As I said in my last blog, we have already reached a tipping point on cost and pain where the GSEs have opened the gates towards newer/faster/cheaper. The new regime is the second piece to the puzzle that will allow the new GSE changes to flourish and find a way to support a rebuilding of the lending industry that allows private markets to share the burden more while working under the best and most clear parts of regulation. Hopefully he can restore confidence so builders can easily build and home owners will want to buy.

Hopefully “orange” is the new “green” for everyone!


TSA Pre-Check vs. Watch List?

Tsa-precheck-infinitelegroom-feature

We again find the Mortgage Industry at a cross road. As I mentioned in my last blog, the expense of producing a perfectly compliant and zero credit risk loan has made the business untenable for large sections of the business. It has pushed out smaller players <$1b, as well as uncommitted banks and credit unions of all sizes.

Fortunately an answer for this has been being tested for a while now. It of course starts with technology. Similar to the leap of faith made when Automated Underwriting came on the scene 20 years ago, the assumption that if you can trust the data you can write a code to replace most human analysis. Over the last 8 years we have added incrementally layers of disconnected data making us all boiled frogs in the process. The recent Fannie initiative announced at the MBA aims to undo all that rats’ nest of technology and move the logic to the front of the process and change the assumptions to the process.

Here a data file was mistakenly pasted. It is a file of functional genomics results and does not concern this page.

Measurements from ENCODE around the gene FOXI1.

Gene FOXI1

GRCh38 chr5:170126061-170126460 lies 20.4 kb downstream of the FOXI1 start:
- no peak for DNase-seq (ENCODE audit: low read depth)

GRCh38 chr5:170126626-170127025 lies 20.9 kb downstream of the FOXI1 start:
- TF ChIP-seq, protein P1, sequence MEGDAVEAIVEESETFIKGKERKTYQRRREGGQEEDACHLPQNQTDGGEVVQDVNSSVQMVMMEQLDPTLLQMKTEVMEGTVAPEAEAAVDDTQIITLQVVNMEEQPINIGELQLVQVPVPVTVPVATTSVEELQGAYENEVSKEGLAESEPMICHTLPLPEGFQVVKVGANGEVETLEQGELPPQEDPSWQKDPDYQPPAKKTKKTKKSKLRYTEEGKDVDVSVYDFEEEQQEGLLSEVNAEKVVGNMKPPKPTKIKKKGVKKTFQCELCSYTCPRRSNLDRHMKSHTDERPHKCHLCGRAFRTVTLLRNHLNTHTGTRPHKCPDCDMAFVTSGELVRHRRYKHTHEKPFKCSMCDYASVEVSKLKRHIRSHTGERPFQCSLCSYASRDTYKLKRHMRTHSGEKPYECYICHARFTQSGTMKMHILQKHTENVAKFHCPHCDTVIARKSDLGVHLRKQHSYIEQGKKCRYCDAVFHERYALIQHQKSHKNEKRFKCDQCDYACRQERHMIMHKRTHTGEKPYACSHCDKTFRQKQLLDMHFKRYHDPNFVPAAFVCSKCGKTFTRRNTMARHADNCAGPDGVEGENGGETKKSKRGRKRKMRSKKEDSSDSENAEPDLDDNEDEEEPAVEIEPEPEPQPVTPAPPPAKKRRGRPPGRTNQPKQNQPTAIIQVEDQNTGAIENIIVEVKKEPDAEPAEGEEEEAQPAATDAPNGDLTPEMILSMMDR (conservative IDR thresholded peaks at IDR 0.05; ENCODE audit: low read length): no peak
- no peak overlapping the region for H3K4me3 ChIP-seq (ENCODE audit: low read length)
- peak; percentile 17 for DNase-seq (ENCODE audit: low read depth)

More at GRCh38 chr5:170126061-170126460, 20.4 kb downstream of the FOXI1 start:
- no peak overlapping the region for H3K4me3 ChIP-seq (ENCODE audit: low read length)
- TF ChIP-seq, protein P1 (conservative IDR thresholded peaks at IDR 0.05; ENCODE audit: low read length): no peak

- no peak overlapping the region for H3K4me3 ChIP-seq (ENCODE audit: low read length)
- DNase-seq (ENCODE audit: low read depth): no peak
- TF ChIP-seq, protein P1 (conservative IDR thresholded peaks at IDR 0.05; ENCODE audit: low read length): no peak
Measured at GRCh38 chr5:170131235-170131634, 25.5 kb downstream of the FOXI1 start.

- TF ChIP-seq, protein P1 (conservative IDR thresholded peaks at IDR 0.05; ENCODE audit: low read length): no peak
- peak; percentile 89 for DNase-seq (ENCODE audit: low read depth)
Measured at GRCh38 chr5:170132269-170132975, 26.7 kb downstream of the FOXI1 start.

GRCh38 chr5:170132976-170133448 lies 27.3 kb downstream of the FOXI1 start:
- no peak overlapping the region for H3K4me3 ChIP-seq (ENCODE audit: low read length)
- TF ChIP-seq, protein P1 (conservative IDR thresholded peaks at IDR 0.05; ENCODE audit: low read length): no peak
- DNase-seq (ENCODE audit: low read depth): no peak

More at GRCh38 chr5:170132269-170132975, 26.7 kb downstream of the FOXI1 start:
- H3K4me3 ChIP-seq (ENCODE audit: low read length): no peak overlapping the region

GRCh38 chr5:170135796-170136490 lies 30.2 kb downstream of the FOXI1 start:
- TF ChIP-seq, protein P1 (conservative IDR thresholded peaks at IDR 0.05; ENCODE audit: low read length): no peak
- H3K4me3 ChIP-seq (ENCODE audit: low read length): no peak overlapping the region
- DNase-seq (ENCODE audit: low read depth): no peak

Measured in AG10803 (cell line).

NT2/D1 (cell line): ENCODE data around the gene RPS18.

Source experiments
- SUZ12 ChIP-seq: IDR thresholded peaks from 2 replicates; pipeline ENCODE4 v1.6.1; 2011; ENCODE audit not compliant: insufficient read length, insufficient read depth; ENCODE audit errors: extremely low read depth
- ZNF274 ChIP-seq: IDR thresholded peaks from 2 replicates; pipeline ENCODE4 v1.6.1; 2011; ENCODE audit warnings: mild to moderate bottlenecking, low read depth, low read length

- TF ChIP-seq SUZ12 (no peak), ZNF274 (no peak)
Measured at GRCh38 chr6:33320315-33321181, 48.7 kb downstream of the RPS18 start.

Is it the Return of Fast & Easy?  To some extent, yes. Fast & Easy was right a majority of time in its first roll out. High FICOs, low LTVs, standard collateral and provable assets meant loan performance at an extremely high rate. But when you removed all those requirements and allowed virtually everyone in, of course it polluted the results.

But now if you are a traditional borrower with no variables and Big Data knows everything about you, AND the system likes you; you get the TSA PreCheck. You get the potentially much shorter line, you keep your shoes and belt on, and you don’t have to take out your laptop and liquids. However, your property you own or you are buying ALSO has to pass through a new Big Data system. It also has literal red flags and ratings. The system may give you a TSA PreCheck Property Inspection Waiver or a simple green light. But it can also Red Flag your property subjecting it to second opinion frisking, wand-ing and unpacking that can seriously delay your flight.

So the process can be incredibly easy for a decent portion of the country. Will it result in lower costs for the industry? Yes! The borrower? Not right away. It will take a while for the savings to flow through as the old expensive model gets dismantled and the two track process gets rebuilt. How to charge the customer for being a higher cost or rewarding the borrower for being Fast & Easy will be a compliance hot topic to solve for.